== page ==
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Thursday, April 22, 2010

Which stock (or mutual fund) to buy?

"I have 2 lakhs to spare - which stock should I buy? Or, should I invest in a mutual fund?" These are typical questions I face from investors who enter the stock or fund investment arena for the first time.

May be it is not the first time. Investors may have burned their fingers in their initial attempts, and are now being cautious by seeking guidance. Either way, my answer is usually the same: If you have less than 5 lakhs and/or are not sure how to go about selecting stocks to buy, invest in mutual funds.

Should I be more 'helpful'? Should I just provide a list of fundamentally strong stocks and be done with it? Here are three reasons why I don't go down that path.

1. There are plenty of web sites, blogs and investment groups spewing out free stock 'buy' advice by the truckload every single day. Why add to the noise?

2.  The stocks I recommend to buy are the ones that are likely to make you rich slowly. They are stocks that have low debt, pay decent dividends and appear to be 'expensive'. Most new investors are interested in 'cheap' stocks that will make them rich quick.

3. This is a corollary to 2. If there isn't a substantial investible surplus, new investors usually buy a large quantity of a 'cheap' stock instead of a small quantity of a 'good' share. This quest for hitting it big usually leads to a big loss. (The fact that the Cals Refineries stock trades in such high volumes is an example.)  

With the Sensex hovering near its 52 week high for a few months and defying all attempts by the bears to engineer a correction, more and more new investors are flocking to the market with full pockets. Unfortunately, most of the low-hanging fruits have already been eaten.

So new entrants will either end up buying good stocks at inflated prices, or junk stocks that appear 'cheap'. Both are harmful to building your long-term wealth.

If you have money to spare and are not sure which stock to buy, look at an index fund or index ETF. You get to 'own' all the stocks in the index by just buying the fund units.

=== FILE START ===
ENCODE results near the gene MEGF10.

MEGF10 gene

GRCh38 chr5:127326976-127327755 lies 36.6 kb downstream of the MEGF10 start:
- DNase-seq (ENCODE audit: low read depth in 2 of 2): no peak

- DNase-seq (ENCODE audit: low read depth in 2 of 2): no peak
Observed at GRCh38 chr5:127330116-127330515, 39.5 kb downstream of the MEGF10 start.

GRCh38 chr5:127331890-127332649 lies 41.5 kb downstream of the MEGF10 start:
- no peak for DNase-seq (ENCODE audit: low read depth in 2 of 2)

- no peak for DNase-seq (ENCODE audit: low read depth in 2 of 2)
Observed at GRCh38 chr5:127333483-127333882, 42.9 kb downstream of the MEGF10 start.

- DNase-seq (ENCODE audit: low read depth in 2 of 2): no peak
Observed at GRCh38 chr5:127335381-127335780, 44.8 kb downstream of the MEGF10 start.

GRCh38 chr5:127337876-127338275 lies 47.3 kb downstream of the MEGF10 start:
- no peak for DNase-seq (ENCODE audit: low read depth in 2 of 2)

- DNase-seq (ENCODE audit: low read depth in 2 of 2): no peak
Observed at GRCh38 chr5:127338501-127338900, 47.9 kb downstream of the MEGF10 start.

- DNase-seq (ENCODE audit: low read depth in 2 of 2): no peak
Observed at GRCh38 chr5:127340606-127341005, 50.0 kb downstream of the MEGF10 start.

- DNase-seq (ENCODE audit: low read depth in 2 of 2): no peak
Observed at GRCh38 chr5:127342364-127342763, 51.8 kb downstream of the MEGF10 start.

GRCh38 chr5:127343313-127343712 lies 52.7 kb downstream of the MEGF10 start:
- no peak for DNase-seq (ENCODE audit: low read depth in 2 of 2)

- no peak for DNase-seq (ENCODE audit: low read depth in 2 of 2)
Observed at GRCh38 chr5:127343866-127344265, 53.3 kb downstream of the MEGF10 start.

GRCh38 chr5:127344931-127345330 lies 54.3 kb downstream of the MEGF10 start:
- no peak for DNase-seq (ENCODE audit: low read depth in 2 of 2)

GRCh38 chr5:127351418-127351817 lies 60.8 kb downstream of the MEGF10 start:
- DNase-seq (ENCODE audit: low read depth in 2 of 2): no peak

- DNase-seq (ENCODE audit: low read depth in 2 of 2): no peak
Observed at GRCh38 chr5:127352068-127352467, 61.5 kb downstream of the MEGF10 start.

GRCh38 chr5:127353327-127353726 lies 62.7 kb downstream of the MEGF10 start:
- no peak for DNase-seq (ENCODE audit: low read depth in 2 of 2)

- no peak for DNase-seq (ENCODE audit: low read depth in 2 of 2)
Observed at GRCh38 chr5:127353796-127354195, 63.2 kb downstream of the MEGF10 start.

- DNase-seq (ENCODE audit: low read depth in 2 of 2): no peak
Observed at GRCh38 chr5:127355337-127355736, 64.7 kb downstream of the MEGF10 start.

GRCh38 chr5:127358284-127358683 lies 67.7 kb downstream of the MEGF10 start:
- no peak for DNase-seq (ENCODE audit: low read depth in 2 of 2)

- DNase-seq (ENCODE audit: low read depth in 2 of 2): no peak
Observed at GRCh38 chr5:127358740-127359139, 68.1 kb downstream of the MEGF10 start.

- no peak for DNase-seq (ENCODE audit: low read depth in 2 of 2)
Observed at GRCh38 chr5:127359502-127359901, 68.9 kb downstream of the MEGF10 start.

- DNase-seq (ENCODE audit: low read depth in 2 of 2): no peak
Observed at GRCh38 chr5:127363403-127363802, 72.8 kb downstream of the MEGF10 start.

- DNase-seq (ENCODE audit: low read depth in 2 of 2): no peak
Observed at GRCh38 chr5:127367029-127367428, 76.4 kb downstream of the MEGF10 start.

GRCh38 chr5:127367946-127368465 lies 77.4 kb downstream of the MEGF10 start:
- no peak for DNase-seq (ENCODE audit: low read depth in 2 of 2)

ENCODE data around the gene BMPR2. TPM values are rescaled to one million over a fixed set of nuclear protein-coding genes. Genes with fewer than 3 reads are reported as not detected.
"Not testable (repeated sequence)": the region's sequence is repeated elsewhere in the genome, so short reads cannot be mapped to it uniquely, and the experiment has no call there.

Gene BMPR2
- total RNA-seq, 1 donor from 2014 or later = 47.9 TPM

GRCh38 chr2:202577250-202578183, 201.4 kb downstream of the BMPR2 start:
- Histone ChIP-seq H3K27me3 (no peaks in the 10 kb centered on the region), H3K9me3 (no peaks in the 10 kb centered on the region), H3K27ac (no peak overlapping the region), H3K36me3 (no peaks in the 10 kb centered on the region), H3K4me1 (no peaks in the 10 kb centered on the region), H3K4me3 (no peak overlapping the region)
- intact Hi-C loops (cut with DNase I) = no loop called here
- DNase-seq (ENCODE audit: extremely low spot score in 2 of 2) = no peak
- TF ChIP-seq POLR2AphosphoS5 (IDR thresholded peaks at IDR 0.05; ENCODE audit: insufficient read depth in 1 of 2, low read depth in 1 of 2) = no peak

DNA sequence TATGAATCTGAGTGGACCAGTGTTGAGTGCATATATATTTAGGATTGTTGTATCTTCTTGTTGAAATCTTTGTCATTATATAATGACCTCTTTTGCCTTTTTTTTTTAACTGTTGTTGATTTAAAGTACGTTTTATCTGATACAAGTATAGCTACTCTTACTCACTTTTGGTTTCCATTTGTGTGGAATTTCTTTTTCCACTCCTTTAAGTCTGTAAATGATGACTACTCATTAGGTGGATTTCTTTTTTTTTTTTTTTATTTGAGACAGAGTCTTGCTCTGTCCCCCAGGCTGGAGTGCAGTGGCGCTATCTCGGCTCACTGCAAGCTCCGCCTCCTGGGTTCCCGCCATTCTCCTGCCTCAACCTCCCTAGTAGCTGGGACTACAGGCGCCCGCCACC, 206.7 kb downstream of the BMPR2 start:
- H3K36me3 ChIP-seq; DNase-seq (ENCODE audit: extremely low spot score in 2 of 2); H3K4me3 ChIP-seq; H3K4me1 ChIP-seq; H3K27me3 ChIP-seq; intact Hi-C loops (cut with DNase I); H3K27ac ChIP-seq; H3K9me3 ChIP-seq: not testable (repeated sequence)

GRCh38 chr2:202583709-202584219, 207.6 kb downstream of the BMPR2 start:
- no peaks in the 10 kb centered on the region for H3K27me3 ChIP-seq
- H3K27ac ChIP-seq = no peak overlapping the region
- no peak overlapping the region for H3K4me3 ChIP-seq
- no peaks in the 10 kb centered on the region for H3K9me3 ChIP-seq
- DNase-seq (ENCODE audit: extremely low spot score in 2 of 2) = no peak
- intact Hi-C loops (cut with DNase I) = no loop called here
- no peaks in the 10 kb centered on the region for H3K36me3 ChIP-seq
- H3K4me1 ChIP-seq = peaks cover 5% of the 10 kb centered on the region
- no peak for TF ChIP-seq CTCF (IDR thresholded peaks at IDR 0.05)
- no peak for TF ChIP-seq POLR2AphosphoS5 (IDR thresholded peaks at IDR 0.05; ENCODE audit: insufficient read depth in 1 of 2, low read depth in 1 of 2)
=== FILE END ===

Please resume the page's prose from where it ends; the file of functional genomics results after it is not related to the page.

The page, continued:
Better still, look at good balanced funds which can better protect the downside due to their debt component. Say an HDFC Prudence fund or a DSPBR Balanced fund that have proven performance records over the years.

Related Post

Should you invest in Balanced Funds?


Anonymous said...

Hello Sir,

Excellent article sir,

I like the way you guide us to take the investment decision.

thanking you,


Subhankar said...

Thanks for your comments, Titu.

Salil Dhawan said...

I think people who don't have time to follow stock market every other day can invest in Mutual Funds through SIP route if they have long term investment horizon.

Some Diversified funds such as

Birla Sun Life Frontline Equity.
Reliance RSF
IDFC Premium Equity
HDFC Top 200
UTI Opportunities
Reliance Growth

are good bets in long term and magic of compounding and systematic and regular investment can reap rich dividends in future.

Happy investing!!!!

Subhankar said...

Yes, Salil. Long-term SIP in funds may be a good idea for those who can't or don't want to pick their own stocks.

Since bull cycles tend to be longer than bear cycles, the average holding cost keeps going up. That affects long-term returns. Investors should be aware of that.

Fund houses project SIP as the next best invention after sliced bread. The fact is, SIPs provide fund managers with steady income. Lump sum investments on market dips give much better returns to investors.

A value averaging plan works better than a cost averaging plan (like SIP).

Jasi said...


Very nice primer like post! Ideal for people wanting to take the plunge now.


Subhankar said...

Thanks, Jasi.

You'll be amazed at how many people are jumping into the market trying to buy 'cheap' stocks after a bull run of more than a year's duration!